Will alternative wine packaging ever replace the traditional bottle?
With sustainability taking centre stage on the global agenda, we’re more aware than ever before of our collective environmental footprint. The impact of petrol and diesel vehicles is well documented, as are the effects of leaving lights on, cranking up the thermostat and wasting water. Materials consumption is also under the spotlight, and while public enemy number one is arguably plastic, there’s room for improvement in all sectors – and that includes packaging within the wine industry.
Glass bottles have been wine packaging’s poster child for hundreds of years, and while they are on the surface considered a reasonably green receptacle – glass is easily recyclable, after all – their impact on the planet should not be underestimated. Both making and recycling glass requires enormous amounts of heat, and therefore energy. Glass is heavy, putting additional strain on transport logistics, and it’s fragile, demanding additional packaging for protection. If you consider that the vast majority of wine is purchased to be consumed almost immediately, these glass bottles are needlessly adding thousands of tonnes of CO2 into to our already troubled atmosphere every year.
But times are changing. The Waste and Resources Action Programme (WRAP) has already made strides in reducing the impact of glass packaging. Its GlassRite Wine project – which encourages manufacturers to take steps to lightweight their bottles – has already reduced the amount of glass packaging on the market by 11,400 tonnes a year, reducing CO2 emissions by 7,800 tonnes per year – that’s the equivalent of taking 2,400 cars off the road.
But glass isn’t the only wine packaging option available nowadays, and as the examples below demonstrate, clever packaging innovation could well spell the end of the traditional wine bottle.
There’s a reason pre-mixed spirits in cans have done so well in recent times: convenience. It’s much easier to pop a couple of tins in a bag for a long journey or picnic than it is large, cumbersome bottles. And the same applies to wine. Canned wine has made major gains this year thanks to its increasingly prevalence in supermarkets, and while convenience is king, its environmental credentials are decent, too. Some 69% of drinks cans are recycled globally, compared to just 46% for glass, and cans are smaller and lighter than glass, resulting in a smaller carbon footprint during transportation.
Invented by Garcon Wines, these flat plastic wine bottles were originally intended for use as novelty gifts, but now the company is taking on wine manufacturers and suppliers with the aim of producing them at a much larger scale. Each bottle takes up 40% less space and is 87% lighter than conventional bottles, reducing carbon emissions by more than 500g per bottle and massively reducing transport costs.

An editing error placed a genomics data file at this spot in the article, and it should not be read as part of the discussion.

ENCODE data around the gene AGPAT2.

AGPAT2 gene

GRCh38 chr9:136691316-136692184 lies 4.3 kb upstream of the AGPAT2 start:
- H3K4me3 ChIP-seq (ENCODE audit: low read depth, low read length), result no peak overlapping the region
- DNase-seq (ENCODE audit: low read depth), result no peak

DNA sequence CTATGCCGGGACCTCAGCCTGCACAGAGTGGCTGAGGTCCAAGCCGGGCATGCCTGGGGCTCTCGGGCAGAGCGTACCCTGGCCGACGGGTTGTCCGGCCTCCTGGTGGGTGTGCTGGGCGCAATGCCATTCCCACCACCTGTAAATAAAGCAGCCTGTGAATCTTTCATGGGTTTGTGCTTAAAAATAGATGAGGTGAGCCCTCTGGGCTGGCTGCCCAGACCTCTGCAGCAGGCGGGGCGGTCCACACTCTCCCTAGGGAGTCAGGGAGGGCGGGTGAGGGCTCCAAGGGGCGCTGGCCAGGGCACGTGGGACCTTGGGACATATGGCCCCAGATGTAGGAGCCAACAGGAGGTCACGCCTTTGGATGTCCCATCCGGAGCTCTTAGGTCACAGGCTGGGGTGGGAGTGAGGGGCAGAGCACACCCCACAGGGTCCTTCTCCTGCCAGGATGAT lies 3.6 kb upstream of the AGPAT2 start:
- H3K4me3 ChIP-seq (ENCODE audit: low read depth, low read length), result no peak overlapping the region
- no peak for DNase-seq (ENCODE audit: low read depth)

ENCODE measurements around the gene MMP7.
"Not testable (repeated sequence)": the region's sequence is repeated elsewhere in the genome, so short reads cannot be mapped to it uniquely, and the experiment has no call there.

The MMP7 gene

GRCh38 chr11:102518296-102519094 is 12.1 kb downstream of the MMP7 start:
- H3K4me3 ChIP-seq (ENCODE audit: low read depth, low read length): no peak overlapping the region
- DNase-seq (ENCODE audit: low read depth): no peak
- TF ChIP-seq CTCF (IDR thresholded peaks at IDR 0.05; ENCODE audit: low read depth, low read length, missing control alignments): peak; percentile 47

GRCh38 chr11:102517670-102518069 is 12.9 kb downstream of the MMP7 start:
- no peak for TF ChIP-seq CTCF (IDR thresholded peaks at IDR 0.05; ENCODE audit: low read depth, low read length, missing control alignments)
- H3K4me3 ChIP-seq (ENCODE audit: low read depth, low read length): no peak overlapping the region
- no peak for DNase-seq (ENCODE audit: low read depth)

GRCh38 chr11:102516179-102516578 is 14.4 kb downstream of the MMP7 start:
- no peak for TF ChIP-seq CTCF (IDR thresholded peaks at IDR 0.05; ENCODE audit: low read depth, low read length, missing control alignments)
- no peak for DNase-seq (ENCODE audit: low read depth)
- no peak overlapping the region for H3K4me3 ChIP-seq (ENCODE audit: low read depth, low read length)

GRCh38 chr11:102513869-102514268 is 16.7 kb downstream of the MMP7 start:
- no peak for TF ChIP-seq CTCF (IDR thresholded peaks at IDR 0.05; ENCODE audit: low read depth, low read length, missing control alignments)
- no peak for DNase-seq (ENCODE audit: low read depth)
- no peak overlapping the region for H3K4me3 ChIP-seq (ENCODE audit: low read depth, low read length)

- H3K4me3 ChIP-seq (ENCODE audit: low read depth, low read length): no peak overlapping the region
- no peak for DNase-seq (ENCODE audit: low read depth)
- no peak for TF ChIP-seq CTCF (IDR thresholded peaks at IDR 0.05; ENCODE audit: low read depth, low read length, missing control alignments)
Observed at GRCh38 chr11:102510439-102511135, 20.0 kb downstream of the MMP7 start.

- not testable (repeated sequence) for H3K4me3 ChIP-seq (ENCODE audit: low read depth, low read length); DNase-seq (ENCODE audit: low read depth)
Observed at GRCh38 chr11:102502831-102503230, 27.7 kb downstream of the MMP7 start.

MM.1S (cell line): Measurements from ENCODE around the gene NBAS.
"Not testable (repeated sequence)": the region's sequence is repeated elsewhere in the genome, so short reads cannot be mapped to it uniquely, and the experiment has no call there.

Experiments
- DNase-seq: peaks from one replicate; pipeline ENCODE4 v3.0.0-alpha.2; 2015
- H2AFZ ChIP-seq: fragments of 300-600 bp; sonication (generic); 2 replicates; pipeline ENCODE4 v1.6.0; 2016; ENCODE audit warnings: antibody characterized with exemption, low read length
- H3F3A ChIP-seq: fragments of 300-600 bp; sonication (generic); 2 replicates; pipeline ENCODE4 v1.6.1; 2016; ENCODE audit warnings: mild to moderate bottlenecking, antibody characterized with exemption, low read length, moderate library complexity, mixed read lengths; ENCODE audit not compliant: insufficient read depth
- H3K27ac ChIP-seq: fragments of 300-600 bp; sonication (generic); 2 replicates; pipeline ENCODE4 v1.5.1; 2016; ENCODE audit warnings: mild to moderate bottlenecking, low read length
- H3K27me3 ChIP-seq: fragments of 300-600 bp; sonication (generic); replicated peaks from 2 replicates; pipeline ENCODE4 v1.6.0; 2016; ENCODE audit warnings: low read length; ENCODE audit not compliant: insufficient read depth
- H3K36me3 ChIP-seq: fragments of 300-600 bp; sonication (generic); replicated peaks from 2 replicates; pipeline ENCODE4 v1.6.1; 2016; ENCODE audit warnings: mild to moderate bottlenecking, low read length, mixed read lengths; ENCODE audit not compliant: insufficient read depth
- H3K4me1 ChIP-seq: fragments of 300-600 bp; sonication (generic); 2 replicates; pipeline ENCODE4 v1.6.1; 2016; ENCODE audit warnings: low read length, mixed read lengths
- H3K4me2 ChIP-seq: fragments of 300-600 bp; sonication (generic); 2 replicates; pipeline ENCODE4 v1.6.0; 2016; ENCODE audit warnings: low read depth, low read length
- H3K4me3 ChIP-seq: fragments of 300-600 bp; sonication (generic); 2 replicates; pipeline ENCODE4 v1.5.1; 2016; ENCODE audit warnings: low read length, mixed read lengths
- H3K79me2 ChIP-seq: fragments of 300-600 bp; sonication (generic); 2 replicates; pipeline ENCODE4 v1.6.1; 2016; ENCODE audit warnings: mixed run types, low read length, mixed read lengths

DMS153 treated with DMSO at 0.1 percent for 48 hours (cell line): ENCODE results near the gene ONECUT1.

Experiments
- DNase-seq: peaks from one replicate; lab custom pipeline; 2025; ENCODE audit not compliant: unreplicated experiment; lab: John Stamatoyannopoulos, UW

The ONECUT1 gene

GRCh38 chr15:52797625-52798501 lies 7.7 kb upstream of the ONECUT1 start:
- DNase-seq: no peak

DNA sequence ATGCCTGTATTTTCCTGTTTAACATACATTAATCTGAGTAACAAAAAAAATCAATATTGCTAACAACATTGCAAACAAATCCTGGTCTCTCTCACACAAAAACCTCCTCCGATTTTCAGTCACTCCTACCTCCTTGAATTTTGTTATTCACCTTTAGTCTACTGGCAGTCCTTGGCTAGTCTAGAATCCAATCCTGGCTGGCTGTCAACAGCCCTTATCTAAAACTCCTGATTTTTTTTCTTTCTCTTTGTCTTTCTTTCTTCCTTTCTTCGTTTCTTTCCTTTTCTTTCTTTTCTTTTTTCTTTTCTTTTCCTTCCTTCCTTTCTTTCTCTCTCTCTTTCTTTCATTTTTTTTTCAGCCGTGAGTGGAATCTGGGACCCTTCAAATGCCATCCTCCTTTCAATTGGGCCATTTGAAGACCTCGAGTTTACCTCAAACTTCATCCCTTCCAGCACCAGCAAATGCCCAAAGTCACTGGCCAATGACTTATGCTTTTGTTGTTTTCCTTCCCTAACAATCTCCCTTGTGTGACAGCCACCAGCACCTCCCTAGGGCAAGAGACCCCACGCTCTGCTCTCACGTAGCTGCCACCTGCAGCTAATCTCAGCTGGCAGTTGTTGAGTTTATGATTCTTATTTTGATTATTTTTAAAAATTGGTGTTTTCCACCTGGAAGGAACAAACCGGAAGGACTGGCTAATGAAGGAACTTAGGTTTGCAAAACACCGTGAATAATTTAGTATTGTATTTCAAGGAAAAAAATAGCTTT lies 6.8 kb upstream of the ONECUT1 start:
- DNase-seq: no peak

While glass is highly recyclable, paper and card boast much higher recovery rates – and it’s an easily renewable material, too. This is why a number of US companies have been experimenting with the idea of a paper wine bottle. Californian wine brand Truett-Hurst, for example, launched a product called ‘PaperBoy’ in 2013 – a moulded paper outer shell (made of 80% pre-consumer corrugated waste) in the shape of a traditional wine bottle, with a plastic liner inside. According to Truett-Hurst, if all wine shipped annually in the US was packaged in the PaperBoy bottle, the industry would see savings of 50,793,750 gallons of diesel and 560,000 tons of CO2.
This flax bottle, created by SAS Green Gen Technologies, is made from natural, biodegradable material, providing a much greener alternative to glass, with no impact on taste. A 75cl bottle weighs just 190g, doesn’t require any heat-intensive processes for its creation and will harmlessly break down via anaerobic digestion. The company says the bottles will arrive on the market this year, and is already working on bamboo, hemp and sugar cane containers for launch within the next two years.
Serving up a keg of wine is probably a little uncouth for an intimate dinner party, but for large gatherings these 100% recyclable containers from Bridge Lane Wine make a lot of sense. Each holds the equivalent of 26 bottles (that’s 130 glasses) and has a lifespan of up to two months after tapping. Once empty, the whole thing can be recycled, leaving a much smaller environmental footprint in terms of material use and CO2 emissions than its glass bottle equivalent.
Bring your own container
Again, not necessarily the best option for a swanky soiree, but refillable wine systems could certainly be the future of everyday wine drinking. Many eco-conscious stores already offer refillable options for dry goods such as pasta and rice, but Waitrose has recently expanded the idea to cover wine, in a bid to reduce packaging waste. The system is currently on trial at the chain’s Oxford Botley Road store and will run until August. If deemed successful, the term ‘bring-your-own-bottle’ could have a very different connotation.